GYC Village

blog posts from GYC's participants, alumni, & staff

Love as a Human Right?

The GYC in NYC Delegation went to the Youth Enrichment Services program at the LGBT Community Center in Manhattan.

By Kate Novak

Like most minority groups, the LGBT community has been persecuted and made to feel inadequate. The level of recognition of their human rights varies around the world — from Tel Aviv (considered one of the most gay friendly cities) to Uganda where legislation may still be passed making homosexuality punishable by life imprisonment. In a world that experiences so many disasters whether it be genocide, famine, tsunami… it is important to realize the necessities and one of those necessities is love. The one thing all the previous disasters have in common (man-made or not) is that they all require major funding to make an impact; funding to build houses, food, refugee camps… The right to love is the one ideal that can be achieved because it is the one thing that does not require monetary funds to obtain. Anyone can have it from the African Sahara to the Japanese Islands and so forth.

In the United States, it has been left up to each state whether it would like to legalize gay marriage or not. When asking people why they think gay marriage should not be legal the response is typically a variation of “marriage is between a man and a woman” because according to their responses only heterosexual couples represent the true “sanctity of marriage.” Sanctity of marriage clearly has nothing to do with gender being that divorce is on the rise and with Kim Kardashian celebrities getting paid millions of dollars to have their weddings taped only to get divorced 72 days a few months later. I have to ask if any spiritual deity would consider that holy matrimony? Not to say that all LGBT couples are built to last; I am simply suggesting that a “sanctity of marriage” should not be based on a couple differing gender but rather the individual couples and the love they share.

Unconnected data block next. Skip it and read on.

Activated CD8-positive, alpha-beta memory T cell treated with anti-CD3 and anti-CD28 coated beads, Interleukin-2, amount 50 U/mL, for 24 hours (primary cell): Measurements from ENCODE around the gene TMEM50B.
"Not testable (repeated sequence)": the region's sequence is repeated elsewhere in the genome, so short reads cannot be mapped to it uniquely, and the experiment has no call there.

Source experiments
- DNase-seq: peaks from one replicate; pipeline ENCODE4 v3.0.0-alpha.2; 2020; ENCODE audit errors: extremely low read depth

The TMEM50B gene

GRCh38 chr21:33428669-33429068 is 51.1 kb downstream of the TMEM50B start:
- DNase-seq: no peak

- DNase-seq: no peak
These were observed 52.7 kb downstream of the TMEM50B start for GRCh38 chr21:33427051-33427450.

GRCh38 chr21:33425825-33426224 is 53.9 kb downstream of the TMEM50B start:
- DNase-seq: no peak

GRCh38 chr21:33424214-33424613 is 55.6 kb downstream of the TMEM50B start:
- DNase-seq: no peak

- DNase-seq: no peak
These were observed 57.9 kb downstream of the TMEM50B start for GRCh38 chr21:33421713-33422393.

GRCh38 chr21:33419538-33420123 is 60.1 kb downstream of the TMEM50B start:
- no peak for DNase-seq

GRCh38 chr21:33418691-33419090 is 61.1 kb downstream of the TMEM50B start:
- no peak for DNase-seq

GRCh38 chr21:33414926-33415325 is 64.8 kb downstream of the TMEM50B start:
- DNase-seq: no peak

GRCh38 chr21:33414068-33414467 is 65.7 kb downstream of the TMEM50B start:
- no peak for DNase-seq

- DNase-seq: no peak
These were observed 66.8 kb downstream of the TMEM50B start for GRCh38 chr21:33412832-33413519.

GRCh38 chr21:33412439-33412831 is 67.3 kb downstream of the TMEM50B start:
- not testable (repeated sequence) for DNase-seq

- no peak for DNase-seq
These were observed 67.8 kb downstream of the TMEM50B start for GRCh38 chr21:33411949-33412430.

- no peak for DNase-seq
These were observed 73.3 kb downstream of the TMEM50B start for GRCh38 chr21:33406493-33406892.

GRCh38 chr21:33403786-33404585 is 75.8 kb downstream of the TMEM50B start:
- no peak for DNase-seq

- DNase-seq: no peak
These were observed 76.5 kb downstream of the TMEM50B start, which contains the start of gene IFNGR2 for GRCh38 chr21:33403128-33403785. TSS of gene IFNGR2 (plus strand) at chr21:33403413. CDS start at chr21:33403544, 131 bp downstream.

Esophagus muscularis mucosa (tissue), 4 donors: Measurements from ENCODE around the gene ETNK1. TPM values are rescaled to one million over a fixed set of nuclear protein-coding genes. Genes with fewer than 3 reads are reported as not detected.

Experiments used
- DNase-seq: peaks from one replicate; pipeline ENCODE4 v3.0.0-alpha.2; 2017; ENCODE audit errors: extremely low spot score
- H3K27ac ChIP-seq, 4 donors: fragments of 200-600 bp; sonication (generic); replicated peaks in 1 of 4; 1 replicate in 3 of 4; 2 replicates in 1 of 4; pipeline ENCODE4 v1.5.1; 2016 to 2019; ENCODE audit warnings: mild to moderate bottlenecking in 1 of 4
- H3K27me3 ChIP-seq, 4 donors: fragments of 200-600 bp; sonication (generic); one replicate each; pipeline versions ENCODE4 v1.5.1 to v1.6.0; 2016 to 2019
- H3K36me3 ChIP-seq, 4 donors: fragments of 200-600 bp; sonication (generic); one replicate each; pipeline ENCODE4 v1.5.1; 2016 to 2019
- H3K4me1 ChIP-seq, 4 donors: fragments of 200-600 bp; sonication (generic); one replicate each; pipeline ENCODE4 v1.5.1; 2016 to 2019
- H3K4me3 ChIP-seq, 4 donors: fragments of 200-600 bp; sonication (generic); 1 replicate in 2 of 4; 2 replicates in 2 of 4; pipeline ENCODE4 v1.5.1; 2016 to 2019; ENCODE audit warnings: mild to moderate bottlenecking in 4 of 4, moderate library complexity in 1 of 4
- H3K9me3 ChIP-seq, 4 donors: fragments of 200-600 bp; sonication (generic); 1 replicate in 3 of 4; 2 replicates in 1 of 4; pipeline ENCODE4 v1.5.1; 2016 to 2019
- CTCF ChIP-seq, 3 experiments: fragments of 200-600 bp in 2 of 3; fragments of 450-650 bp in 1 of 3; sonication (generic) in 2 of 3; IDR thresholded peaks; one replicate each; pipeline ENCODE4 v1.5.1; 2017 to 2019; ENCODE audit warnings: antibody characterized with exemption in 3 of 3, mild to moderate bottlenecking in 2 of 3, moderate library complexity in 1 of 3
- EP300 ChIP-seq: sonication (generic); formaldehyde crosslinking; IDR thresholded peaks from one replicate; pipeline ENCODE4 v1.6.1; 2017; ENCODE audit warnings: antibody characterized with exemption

Regarding the legalization of gay marriage, it is unconcstitutional not to legalize it. The founding fathers did not want the United States government to interwine religion with the law, therefore making all sanctity of marriage accusations unfounded, at least in the supreme court if it were to truly follow the guidelines left behind by the founding fathers of the nation. Being that the LGBT community are tax paying citizens like any other person, should they be denied the same rights and benefits as everyone else due to sexual orientation? It does not seem just for a group of people to decide the worth of someone’s love; after all who are we as individuals to decide what is true love?

Advertisements

Leave a Reply

Fill in your details below or click an icon to log in:

WordPress.com Logo

You are commenting using your WordPress.com account. Log Out / Change )

Twitter picture

You are commenting using your Twitter account. Log Out / Change )

Facebook photo

You are commenting using your Facebook account. Log Out / Change )

Google+ photo

You are commenting using your Google+ account. Log Out / Change )

Connecting to %s

Information

This entry was posted on July 11, 2012 by in #HumanRightsUSA Program Posts, Human Rights and tagged , , , .

We’re on Twitter!

Error: Twitter did not respond. Please wait a few minutes and refresh this page.

Enter your email address to follow this blog and receive notifications of new posts by email.

DISCLAIMER:

The Global Youth Connect Village blog and most of the social media content are created by GYC alumni, staff and board members working in conjunction with GYC. Views expressed on this blog and social media comments by individuals are not necessarily the opinion of GYC itself and should not be taken as such. GYC also reserves the right to monitor and delete comments not contributing to the spirit of social media etiquette, human dignity and respect. All Contributors to this gycvillage.org have accepted to operate under a creative common's license. Creative Commons License
This work is licensed under a Creative Commons Attribution-NonCommercial-ShareAlike 3.0 Unported License.
%d bloggers like this: